February sees return to foreign funds

By Steven Lamb | March 15, 2006 | Last updated on March 15, 2006
3 min read

Canadian mutual funds enjoyed healthy sales in February, with net new sales of long term funds totaling $4.9 billion, according to the monthly data from IFIC. Adding in re-invested distributions of $605 million, net sales climbed to $5.5 billion.

“Canadians are making a concerted effort at ensuring their financial requirements are met,” said Joanne De Laurentiis, president and CEO of IFIC. “They’re taking advantage of the benefits of diversification through the purchase of foreign equity mutual funds, as well as looking down the road to retirement with the purchase of long-term funds.”

Net sales of foreign equity funds rose to their highest level since February 2002, totaling $771 million. Investors still preferred balanced funds, however, investing $1.9 billion in net new cash. Total assets under management in balanced funds climbed to $129.6 billion.

Total assets under management in February increased 0.3 % from January to $589.0 billion. Gross sales for the month of February, including money market funds, totaled $16.7 billion.

Net redemptions on domestic money market funds were nearly $690 million, while all other major categories had positive net sales for the month. Net outflows for foreign money market funds totaled just over $14 million, while mortgage funds saw net redemptions of $5.5 million.

U.S. common equity funds managed to scratch their way into positive net sales, collecting $261 million in new money.

On a year to date basis, IFIC’s Dividend & Income category still leads with net new sales of nearly $2.8 billion, while Balanced funds have gathered $2.4 billion in new money. Bond & Income round out the top three with $1.7 billion in new sales.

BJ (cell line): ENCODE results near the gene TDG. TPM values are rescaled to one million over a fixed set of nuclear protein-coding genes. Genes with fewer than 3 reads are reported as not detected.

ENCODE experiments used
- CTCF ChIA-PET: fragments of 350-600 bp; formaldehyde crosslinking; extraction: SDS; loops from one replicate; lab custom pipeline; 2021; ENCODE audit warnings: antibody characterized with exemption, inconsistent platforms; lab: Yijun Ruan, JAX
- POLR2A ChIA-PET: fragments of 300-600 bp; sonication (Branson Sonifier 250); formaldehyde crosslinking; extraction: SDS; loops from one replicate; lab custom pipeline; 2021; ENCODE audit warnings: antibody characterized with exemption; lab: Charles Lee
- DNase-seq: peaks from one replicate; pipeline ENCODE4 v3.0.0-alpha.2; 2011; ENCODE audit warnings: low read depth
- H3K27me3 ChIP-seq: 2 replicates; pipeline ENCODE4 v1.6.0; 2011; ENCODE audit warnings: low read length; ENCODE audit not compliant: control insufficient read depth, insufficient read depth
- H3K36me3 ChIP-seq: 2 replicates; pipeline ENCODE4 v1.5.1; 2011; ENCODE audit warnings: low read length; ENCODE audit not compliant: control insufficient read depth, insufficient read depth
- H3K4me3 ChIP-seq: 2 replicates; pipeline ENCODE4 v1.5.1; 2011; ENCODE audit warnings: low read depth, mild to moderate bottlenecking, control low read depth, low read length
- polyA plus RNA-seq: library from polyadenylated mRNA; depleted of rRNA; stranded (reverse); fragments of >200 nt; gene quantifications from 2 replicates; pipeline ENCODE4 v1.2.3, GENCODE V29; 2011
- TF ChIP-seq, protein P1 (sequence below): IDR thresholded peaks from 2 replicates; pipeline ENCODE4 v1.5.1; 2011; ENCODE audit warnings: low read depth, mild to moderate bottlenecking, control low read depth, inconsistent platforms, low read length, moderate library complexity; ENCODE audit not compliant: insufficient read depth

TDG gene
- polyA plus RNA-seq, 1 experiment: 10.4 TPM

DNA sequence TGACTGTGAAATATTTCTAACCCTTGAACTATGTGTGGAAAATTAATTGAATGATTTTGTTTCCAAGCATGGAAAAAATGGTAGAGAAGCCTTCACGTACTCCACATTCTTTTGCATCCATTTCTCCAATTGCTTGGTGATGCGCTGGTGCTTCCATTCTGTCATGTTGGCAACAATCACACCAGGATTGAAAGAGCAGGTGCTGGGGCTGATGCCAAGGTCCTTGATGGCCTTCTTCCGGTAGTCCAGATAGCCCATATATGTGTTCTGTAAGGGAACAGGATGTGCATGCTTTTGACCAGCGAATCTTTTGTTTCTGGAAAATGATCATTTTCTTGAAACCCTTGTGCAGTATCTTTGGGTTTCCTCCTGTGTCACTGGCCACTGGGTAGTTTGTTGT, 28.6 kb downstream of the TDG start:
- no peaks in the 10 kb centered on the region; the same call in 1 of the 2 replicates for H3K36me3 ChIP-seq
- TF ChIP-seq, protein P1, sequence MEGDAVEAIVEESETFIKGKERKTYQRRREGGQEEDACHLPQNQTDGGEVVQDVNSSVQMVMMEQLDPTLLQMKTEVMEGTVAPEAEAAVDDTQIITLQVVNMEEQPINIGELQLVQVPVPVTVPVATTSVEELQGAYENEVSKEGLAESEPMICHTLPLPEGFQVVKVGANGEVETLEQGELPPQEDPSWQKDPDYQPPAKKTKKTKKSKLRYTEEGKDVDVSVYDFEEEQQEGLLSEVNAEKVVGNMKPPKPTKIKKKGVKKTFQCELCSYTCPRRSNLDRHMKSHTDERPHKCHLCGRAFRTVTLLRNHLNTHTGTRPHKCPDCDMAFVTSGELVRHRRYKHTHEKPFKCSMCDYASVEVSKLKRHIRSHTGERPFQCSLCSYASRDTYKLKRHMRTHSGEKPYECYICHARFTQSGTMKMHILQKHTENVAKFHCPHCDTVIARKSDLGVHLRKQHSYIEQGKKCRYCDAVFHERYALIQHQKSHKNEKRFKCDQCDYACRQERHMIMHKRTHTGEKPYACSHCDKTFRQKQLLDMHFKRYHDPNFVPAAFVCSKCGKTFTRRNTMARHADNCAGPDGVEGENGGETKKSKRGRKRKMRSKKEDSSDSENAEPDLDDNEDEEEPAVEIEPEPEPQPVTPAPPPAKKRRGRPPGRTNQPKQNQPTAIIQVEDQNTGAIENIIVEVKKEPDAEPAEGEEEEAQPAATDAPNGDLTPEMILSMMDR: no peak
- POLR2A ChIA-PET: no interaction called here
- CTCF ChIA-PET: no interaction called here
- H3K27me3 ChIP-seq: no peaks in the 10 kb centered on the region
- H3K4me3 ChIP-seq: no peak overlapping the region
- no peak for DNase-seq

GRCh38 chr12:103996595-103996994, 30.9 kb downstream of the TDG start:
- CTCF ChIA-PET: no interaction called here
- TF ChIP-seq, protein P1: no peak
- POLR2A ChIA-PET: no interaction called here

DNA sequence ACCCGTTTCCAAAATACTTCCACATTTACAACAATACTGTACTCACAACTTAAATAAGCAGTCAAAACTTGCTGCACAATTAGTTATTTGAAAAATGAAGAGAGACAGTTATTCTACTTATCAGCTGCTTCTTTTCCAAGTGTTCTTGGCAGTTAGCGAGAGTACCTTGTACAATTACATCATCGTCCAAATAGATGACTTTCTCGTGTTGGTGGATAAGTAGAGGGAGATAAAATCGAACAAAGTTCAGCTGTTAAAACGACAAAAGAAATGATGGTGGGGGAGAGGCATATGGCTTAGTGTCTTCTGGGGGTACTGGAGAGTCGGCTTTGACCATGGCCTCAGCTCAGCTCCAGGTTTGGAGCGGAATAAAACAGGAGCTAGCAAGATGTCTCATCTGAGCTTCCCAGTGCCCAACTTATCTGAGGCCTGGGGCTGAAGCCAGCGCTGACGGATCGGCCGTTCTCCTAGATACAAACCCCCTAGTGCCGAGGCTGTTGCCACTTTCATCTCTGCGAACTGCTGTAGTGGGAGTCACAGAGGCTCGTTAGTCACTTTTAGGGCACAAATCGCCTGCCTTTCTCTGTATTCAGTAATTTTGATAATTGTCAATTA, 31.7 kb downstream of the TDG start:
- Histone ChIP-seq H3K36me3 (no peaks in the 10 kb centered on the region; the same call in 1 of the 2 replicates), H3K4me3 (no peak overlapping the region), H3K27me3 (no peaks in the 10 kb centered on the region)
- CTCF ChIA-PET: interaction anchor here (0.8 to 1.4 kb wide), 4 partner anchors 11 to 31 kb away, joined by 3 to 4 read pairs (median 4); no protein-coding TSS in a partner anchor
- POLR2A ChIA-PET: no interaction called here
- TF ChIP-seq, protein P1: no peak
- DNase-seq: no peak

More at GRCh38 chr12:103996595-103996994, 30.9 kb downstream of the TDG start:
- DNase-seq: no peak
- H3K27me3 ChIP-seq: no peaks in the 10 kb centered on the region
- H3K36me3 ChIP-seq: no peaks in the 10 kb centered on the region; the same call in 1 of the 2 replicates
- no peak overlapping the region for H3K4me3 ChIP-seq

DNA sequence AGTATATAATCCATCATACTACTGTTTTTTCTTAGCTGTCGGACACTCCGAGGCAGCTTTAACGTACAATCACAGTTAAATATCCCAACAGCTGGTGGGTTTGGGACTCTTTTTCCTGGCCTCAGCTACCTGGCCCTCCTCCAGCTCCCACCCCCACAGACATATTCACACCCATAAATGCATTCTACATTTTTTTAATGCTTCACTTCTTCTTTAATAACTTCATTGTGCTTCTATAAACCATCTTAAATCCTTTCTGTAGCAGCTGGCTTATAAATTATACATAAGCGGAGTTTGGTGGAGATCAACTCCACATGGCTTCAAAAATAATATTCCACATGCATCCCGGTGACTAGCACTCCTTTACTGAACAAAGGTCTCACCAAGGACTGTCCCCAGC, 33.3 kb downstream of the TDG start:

“The most significant new development, in terms of the types of funds that Canadians are buying, is the resurgence of foreign equity categories,” says Rudy Luukko, investment funds editor, Morningstar Canada. “While the more conservative domestic categories continue to dominate sales, we had global equity put on a strong showing.”

The global category saw net inflows of $425 million in February, which Luukko says is an impressive turnaround from last February’s $122 million in net redemptions.

“Over the course of a year, this bellwether category has gone from being the most redeemed long term category to one of the most popular — after Canadian Dividend, it was the most popular equity category,” he says. “Canadians are listening to the message that they need to diversify beyond our borders.”

He credits last year’s removal of the foreign property rule for registered plans, combined with the fact that February is the busiest month for RSP investors.

“I also think financial advisors have been counseling their clients to rebalance their portfolios in light of the very strong performance they have experienced in the domestic equity categories.”

He says this is a refreshing case of investors doing the right thing at the right time, rather than simply chasing returns in the latest hot category.

The single best selling fund was Mackenzie Cundhill Value, raking in $287 million, and keeping Mackenzie in net sales, which totaled $261 million across that family. Within the Global category, the second most popular fund was Fidelity NorthStar, with $181 million in net new sales. Rounding out the top three in the category was RBC O’Shaughnessy International Equity with $131 million in new sales.

The top selling categories remain the domestic income-oriented funds, though, with Canadian Bond seeing inflows of $1.132 billion in new sales, followed closely by Canadian Dividend with $1.131 billion. Canadian Income Balanced placed third, with net sales of $843 million, followed by Canadian Balanced at $774 million.

“The mainstream domestic equity categories fared poorly in what should be a big month for them,” Luukko says. “We saw only $60 million in net sales in Canadian Equity and only $50 million in Canadian Equity (Pure), according to the IFIC data.”

Bank-based fund companies dominated the end of RSP season, with RBC capturing $1.55 billion in net new sales. TD took the second spot, with net sales of $683 million followed by BMO at $514 million. CI Funds the top independent firm, with sales of $434 million, came in fourth place, while Investor’s Group had net sales of $406 million.

With February traditionally being the best month for funds, only three companies posted significant net redemptions. AIM Trimark saw the greatest outflows, totaling $289 million, followed by AIC with $148 million and Altamira at $41 million.

Filed by Steven Lamb, Advisor.ca, steven.lamb@advisor.rogers.com


Steven Lamb